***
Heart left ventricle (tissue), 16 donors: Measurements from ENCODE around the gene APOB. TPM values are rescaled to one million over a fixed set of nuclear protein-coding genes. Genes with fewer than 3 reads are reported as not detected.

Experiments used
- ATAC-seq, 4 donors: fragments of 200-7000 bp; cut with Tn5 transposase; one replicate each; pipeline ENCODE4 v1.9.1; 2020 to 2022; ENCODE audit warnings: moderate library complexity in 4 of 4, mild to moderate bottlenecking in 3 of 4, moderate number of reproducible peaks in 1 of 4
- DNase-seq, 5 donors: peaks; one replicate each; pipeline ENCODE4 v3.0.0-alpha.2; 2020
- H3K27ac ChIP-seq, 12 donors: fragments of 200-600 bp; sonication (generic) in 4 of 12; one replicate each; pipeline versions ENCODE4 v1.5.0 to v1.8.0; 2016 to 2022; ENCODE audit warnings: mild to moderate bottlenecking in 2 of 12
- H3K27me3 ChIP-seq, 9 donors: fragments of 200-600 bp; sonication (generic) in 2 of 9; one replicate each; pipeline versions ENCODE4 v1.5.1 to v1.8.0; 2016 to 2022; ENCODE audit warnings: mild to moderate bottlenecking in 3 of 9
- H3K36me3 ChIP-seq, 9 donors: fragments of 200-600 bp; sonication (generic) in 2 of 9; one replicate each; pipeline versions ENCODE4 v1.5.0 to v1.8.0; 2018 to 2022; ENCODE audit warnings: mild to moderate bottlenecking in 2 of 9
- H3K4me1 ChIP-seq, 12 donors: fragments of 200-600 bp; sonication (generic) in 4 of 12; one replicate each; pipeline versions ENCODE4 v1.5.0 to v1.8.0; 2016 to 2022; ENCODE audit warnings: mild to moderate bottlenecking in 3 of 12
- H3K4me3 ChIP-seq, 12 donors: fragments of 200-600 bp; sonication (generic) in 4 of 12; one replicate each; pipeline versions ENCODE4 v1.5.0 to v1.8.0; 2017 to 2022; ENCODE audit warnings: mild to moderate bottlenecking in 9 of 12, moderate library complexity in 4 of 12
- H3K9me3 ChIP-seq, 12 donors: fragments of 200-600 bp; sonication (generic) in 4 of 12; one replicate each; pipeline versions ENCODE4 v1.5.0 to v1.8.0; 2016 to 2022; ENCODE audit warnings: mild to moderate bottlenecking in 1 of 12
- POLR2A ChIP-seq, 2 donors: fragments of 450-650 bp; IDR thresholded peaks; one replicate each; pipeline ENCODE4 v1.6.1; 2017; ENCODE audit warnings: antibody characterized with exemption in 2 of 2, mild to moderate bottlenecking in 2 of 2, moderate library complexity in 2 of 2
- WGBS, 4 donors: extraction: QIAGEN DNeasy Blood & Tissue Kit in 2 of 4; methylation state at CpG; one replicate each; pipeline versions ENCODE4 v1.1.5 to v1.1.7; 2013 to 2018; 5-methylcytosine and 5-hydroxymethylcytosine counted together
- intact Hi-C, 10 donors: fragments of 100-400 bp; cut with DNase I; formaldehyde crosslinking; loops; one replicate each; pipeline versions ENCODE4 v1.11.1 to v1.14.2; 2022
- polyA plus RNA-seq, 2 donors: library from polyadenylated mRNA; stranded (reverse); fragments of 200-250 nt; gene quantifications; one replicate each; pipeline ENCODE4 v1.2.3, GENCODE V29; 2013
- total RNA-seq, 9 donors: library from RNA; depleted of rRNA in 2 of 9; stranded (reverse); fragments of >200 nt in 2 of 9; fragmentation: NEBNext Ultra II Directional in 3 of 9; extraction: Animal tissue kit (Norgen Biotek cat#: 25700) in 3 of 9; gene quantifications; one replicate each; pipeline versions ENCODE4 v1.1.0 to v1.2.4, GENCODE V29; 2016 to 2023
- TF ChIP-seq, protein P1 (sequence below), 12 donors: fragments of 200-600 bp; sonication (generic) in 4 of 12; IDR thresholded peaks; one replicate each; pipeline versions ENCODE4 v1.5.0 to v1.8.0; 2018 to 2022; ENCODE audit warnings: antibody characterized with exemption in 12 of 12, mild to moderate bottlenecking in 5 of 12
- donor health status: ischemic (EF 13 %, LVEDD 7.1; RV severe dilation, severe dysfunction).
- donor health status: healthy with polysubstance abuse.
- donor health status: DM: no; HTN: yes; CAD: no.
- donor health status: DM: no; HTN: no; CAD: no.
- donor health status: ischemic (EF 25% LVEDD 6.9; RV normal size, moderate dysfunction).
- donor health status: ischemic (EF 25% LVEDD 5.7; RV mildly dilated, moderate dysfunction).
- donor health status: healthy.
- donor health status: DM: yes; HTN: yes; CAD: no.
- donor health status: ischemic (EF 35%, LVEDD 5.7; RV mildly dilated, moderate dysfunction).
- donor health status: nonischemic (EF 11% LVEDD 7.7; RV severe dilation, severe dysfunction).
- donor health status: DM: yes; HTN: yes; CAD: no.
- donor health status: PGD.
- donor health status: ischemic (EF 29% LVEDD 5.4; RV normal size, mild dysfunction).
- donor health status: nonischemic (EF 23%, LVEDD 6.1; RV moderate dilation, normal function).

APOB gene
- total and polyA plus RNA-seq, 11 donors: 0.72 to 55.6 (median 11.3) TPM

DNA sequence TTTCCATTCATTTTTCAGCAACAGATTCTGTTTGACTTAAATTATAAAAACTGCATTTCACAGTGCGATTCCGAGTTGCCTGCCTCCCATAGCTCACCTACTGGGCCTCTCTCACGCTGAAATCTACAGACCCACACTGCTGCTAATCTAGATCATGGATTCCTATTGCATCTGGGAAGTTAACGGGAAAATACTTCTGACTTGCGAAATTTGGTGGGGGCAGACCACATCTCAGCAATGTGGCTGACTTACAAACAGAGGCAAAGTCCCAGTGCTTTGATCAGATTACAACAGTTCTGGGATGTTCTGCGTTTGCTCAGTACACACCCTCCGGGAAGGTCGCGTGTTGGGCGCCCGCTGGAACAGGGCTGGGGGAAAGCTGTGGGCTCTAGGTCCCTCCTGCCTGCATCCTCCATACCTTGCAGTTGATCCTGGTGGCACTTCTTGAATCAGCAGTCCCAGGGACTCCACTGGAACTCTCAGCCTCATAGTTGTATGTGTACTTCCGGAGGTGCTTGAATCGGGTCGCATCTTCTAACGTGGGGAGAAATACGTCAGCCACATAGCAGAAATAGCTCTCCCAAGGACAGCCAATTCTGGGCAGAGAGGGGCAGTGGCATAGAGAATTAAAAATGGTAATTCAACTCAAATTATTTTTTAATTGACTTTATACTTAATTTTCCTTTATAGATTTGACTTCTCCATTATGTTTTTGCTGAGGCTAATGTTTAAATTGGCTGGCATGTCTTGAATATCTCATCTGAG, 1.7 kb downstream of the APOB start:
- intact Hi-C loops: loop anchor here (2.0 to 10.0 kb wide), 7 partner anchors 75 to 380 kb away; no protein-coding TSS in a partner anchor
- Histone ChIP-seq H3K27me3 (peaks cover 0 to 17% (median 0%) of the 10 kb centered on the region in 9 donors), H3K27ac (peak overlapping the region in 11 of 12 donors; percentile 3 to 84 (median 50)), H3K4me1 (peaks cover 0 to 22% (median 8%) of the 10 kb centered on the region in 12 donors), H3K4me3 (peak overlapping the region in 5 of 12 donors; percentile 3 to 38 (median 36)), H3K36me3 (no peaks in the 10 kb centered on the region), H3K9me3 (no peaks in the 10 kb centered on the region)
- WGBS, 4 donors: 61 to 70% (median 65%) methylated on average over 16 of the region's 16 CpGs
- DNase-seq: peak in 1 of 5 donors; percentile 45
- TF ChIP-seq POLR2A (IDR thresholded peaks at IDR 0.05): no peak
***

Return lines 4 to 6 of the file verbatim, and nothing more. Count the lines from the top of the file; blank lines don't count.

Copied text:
- DNase-seq, 5 donors: peaks; one replicate each; pipeline ENCODE4 v3.0.0-alpha.2; 2020
- H3K27ac ChIP-seq, 12 donors: fragments of 200-600 bp; sonication (generic) in 4 of 12; one replicate each; pipeline versions ENCODE4 v1.5.0 to v1.8.0; 2016 to 2022; ENCODE audit warnings: mild to moderate bottlenecking in 2 of 12
- H3K27me3 ChIP-seq, 9 donors: fragments of 200-600 bp; sonication (generic) in 2 of 9; one replicate each; pipeline versions ENCODE4 v1.5.1 to v1.8.0; 2016 to 2022; ENCODE audit warnings: mild to moderate bottlenecking in 3 of 9